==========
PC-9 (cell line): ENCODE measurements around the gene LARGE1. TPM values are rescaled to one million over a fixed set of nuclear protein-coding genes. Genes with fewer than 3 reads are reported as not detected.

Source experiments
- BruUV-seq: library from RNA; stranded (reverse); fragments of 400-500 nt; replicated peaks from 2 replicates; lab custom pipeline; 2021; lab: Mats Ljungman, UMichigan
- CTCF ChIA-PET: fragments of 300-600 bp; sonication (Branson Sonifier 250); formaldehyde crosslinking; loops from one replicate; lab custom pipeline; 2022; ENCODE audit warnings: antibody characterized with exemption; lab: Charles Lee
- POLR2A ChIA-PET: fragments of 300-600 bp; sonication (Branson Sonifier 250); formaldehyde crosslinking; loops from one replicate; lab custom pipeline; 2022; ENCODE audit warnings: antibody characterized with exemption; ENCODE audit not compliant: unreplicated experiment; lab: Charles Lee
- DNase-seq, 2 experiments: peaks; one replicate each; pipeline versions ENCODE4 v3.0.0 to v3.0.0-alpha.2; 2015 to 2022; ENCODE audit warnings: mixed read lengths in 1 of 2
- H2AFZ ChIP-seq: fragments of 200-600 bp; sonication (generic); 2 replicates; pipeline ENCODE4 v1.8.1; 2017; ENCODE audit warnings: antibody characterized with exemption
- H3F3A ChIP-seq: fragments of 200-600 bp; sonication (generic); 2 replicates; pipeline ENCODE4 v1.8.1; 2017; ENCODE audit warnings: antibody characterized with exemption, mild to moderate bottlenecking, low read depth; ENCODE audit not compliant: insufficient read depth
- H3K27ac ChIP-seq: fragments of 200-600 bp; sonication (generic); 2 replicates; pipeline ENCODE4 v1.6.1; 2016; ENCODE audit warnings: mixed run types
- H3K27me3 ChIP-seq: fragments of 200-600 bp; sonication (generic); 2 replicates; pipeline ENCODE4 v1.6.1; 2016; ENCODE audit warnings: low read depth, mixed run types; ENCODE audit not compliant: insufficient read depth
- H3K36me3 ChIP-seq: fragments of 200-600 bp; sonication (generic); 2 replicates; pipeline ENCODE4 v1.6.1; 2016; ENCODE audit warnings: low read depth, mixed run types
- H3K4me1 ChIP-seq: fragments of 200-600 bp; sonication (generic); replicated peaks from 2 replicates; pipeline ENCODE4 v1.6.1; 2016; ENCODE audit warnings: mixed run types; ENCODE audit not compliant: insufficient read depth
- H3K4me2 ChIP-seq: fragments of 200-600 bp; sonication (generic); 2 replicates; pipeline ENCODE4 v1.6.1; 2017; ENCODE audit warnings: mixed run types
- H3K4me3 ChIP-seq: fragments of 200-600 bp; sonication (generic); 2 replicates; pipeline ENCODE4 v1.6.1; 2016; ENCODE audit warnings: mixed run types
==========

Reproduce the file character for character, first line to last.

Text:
PC-9 (cell line): ENCODE measurements around the gene LARGE1. TPM values are rescaled to one million over a fixed set of nuclear protein-coding genes. Genes with fewer than 3 reads are reported as not detected.

Source experiments
- BruUV-seq: library from RNA; stranded (reverse); fragments of 400-500 nt; replicated peaks from 2 replicates; lab custom pipeline; 2021; lab: Mats Ljungman, UMichigan
- CTCF ChIA-PET: fragments of 300-600 bp; sonication (Branson Sonifier 250); formaldehyde crosslinking; loops from one replicate; lab custom pipeline; 2022; ENCODE audit warnings: antibody characterized with exemption; lab: Charles Lee
- POLR2A ChIA-PET: fragments of 300-600 bp; sonication (Branson Sonifier 250); formaldehyde crosslinking; loops from one replicate; lab custom pipeline; 2022; ENCODE audit warnings: antibody characterized with exemption; ENCODE audit not compliant: unreplicated experiment; lab: Charles Lee
- DNase-seq, 2 experiments: peaks; one replicate each; pipeline versions ENCODE4 v3.0.0 to v3.0.0-alpha.2; 2015 to 2022; ENCODE audit warnings: mixed read lengths in 1 of 2
- H2AFZ ChIP-seq: fragments of 200-600 bp; sonication (generic); 2 replicates; pipeline ENCODE4 v1.8.1; 2017; ENCODE audit warnings: antibody characterized with exemption
- H3F3A ChIP-seq: fragments of 200-600 bp; sonication (generic); 2 replicates; pipeline ENCODE4 v1.8.1; 2017; ENCODE audit warnings: antibody characterized with exemption, mild to moderate bottlenecking, low read depth; ENCODE audit not compliant: insufficient read depth
- H3K27ac ChIP-seq: fragments of 200-600 bp; sonication (generic); 2 replicates; pipeline ENCODE4 v1.6.1; 2016; ENCODE audit warnings: mixed run types
- H3K27me3 ChIP-seq: fragments of 200-600 bp; sonication (generic); 2 replicates; pipeline ENCODE4 v1.6.1; 2016; ENCODE audit warnings: low read depth, mixed run types; ENCODE audit not compliant: insufficient read depth
- H3K36me3 ChIP-seq: fragments of 200-600 bp; sonication (generic); 2 replicates; pipeline ENCODE4 v1.6.1; 2016; ENCODE audit warnings: low read depth, mixed run types
- H3K4me1 ChIP-seq: fragments of 200-600 bp; sonication (generic); replicated peaks from 2 replicates; pipeline ENCODE4 v1.6.1; 2016; ENCODE audit warnings: mixed run types; ENCODE audit not compliant: insufficient read depth
- H3K4me2 ChIP-seq: fragments of 200-600 bp; sonication (generic); 2 replicates; pipeline ENCODE4 v1.6.1; 2017; ENCODE audit warnings: mixed run types
- H3K4me3 ChIP-seq: fragments of 200-600 bp; sonication (generic); 2 replicates; pipeline ENCODE4 v1.6.1; 2016; ENCODE audit warnings: mixed run types